If you live in the Northern Hemisphere, you might think that horse racing’s biggest events have already come and gone for the year. But the 2017 racing calendar still has many mega racing events yet to take place at some of the world’s most prestigious racetracks.
August 26: Travers Stakes (Saratoga Springs, New York)
Perhaps the U.S.’s most famous non-Triple Crown horse race, the Travers Stakes at Saratoga Race Course in New York symbolizes the end of the American summer with its 1 1/4-mile dirt track race. Held nearly-annually since 1864, the race is for American 3-year-olds and features a purse of $1.25 million.
The track, known as the “Graveyard of Champions”, is notorious for seeing some of the most famous racehorses in history suffer losses, including Secretariat, Gallant Fox, Man o’ War, and more recently, American Pharoah. Usually featured in the Travers are winners of Triple Crown races, or in the case of 2016, the horse that would go on to win the Breeders’ Cup Classic and the Dubai World Cup (Arrogate).
October 2: Prix de l’Arc de Triomphe (Chantilly, France)
Although the famous Parisian race will again be held in front of a smaller crowd this year, its purse will be as large as ever. For the second consecutive year, the world’s richest turf race will be held at Chantilly (due to renovations at Longchamp) and will feature a purse of €5 million. While the course doesn’t have central Paris as its backdrop like Longchamp does, it has no shortage of rich history, having hosted prestigious races since 1834.
2017’s lineup of horses should be as star-studded as ever, and the race’s current odds-on favorites at many horse betting sites like OnlineGambling.com are Almanzor (the world’s #4 race horse of 2016), Enable (2017 Epsom Oaks and Irish Oaks winner), and Brametot (2017 French Derby winner).
November 4: Breeders’ Cup Classic (Del Mar, California)
Casual fans might think that the U.S. racing calendar only runs from May to June, but the crown jewel of American horse racing actually comes months after the Triple Crown season ends. The Breeders’ Cup Classic was once America’s wealthiest race until the Pegasus World Cup was introduced earlier this year. The collection of talent in the starting gate is often unparalleled and features 8-14 horses that have won other major races, including legs of the Triple Crown.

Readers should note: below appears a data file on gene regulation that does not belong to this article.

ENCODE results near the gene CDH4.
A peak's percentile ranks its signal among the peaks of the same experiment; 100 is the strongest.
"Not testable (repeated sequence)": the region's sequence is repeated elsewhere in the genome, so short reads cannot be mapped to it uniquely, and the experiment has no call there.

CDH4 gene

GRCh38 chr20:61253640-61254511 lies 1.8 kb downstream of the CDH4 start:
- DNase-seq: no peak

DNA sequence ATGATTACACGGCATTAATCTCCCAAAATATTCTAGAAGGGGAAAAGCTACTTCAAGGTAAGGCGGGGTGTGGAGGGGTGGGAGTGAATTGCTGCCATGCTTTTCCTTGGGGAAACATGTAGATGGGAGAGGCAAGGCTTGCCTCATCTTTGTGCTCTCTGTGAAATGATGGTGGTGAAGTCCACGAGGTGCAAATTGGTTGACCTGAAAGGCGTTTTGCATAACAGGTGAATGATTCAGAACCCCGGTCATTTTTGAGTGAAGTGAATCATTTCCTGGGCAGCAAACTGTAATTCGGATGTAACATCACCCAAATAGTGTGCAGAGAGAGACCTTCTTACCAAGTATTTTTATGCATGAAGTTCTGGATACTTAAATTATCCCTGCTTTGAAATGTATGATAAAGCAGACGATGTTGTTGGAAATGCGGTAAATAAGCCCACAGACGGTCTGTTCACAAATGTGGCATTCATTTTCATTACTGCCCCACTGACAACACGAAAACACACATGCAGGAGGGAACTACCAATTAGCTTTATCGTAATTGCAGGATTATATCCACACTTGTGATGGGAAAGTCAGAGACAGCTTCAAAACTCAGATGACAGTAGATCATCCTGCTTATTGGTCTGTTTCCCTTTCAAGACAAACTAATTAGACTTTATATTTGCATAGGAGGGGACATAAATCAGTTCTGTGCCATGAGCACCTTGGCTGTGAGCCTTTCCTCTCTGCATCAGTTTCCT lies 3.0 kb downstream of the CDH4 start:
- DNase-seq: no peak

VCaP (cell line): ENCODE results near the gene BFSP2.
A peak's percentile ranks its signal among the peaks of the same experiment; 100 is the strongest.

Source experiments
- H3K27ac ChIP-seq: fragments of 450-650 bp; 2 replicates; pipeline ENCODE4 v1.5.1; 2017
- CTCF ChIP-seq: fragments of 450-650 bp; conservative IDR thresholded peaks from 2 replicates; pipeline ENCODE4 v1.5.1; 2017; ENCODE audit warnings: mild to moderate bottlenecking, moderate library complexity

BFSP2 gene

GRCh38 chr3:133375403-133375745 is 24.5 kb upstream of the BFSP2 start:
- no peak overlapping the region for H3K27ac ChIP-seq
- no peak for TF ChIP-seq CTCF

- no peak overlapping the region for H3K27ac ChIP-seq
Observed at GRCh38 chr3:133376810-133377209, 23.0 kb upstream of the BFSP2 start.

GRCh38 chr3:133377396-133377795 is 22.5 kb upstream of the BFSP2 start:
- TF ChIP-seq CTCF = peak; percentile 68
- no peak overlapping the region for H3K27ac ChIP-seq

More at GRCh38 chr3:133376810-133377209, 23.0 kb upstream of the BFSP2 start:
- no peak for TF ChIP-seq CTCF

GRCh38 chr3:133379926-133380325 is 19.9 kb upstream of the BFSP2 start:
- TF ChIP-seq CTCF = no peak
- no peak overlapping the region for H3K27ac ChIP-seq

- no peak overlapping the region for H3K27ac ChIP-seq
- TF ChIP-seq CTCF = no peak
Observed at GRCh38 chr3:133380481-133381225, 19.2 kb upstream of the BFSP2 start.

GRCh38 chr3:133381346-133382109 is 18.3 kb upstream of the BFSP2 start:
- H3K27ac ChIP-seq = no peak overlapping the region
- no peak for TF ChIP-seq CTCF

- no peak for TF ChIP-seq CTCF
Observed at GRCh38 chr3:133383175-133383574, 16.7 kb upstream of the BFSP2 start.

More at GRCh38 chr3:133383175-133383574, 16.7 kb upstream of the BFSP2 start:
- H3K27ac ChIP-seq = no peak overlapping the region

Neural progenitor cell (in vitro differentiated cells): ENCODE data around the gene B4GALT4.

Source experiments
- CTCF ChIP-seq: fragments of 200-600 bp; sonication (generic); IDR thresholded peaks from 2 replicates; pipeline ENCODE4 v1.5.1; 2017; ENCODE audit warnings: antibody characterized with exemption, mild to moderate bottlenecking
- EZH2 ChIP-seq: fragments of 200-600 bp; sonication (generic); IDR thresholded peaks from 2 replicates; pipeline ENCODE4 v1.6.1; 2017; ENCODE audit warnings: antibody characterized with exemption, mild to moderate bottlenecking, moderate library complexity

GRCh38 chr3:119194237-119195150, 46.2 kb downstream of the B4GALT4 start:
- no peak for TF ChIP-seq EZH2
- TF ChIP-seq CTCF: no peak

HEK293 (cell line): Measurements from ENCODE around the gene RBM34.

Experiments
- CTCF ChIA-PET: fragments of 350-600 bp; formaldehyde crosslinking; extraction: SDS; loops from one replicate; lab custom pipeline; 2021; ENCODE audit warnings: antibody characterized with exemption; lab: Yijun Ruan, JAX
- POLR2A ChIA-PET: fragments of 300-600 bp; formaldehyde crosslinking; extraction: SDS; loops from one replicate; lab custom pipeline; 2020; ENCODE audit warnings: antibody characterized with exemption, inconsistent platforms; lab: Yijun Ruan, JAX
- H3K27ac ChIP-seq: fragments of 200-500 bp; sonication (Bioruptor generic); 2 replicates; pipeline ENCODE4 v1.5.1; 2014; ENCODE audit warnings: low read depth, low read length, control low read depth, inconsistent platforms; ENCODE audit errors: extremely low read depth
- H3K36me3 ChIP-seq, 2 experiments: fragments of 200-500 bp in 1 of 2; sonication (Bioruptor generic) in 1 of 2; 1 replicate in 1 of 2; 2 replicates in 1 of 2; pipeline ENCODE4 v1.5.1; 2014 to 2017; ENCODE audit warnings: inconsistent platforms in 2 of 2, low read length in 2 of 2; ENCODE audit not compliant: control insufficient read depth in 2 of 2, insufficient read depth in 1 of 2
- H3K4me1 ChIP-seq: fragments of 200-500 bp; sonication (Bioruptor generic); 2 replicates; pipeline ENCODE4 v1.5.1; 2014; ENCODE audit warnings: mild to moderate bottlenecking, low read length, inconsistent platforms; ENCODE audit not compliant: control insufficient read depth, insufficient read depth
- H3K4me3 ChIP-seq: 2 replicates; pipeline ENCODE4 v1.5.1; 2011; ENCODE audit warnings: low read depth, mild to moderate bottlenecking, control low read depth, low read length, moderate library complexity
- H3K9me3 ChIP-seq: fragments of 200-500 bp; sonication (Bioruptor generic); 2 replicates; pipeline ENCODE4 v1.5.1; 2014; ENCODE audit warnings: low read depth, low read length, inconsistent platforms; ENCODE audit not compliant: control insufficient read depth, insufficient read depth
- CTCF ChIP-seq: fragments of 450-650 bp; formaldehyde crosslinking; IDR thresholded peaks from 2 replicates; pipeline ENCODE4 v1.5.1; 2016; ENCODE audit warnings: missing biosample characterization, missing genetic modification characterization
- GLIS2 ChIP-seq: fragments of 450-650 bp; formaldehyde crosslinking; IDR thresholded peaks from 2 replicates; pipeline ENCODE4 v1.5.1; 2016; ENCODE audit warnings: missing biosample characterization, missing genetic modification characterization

In 2017, the $6 million race will be held at California’s famed Del Mar Race Track for the first time. Those that aren’t part of the 44,000+ able to make it to the grounds on race day can still enjoy the action from the nearby Surfside Race Place. At 90,000 square feet, it’s one of America’s largest off-track betting facilities and offers live wagering on races that are shown on over 1,000 TVs.
November 7: Melbourne Cup (Melbourne, Australia)
The Melbourne Cup is Australia’s most prestigious race and the centerpiece of Melbourne’s famed spring carnival festivities. The first Tuesday this November, around 100,000 fans will pack inside the Flemington Racecourse for the 2-mile turf race. Raceday is a public holiday for most of Victoria, who attend, watch, or listen to ‘The Race That Stops A Nation.’
The race has been even more monumental than usual recently, with some sort of ‘first’ or history being made each of the past seven years. Last year, owner Lloyd Williams became the first owner to have five Melbourne Cup winners to his name when Almandin crossed the line first. In 2015, Michelle Payne became the first woman jockey to win the race, riding aboard the 100-1 longshot Prince of Penzance. The hype for this year’s race is already building over the course of the 2017 Melbourne Cup Tour that allows towns large and small to see the travelling $200,000 Cup trophy before its final stop in Melbourne.
November 26: Japan Cup (Tokyo, Japan)
One of the last big races of the calendar year is held in front of 223,000 fans at “The Racecourse of Racecourses.” The Japan Cup always takes place on the last Sunday of November at the gigantic Tokyo Racecourse and sees up to 18 thoroughbreds racing 1 1/2 miles for ¥476 million (about US $5.8 million).
On top of already being the third-richest horse race in the world, the Japan Cup offers extra monetary incentives to foreign horses that both finish high and have won another major race beforehand. While the race has had its champions come from several different countries in its short 35-year history, no foreign horse has managed to finish in the top three since 2007.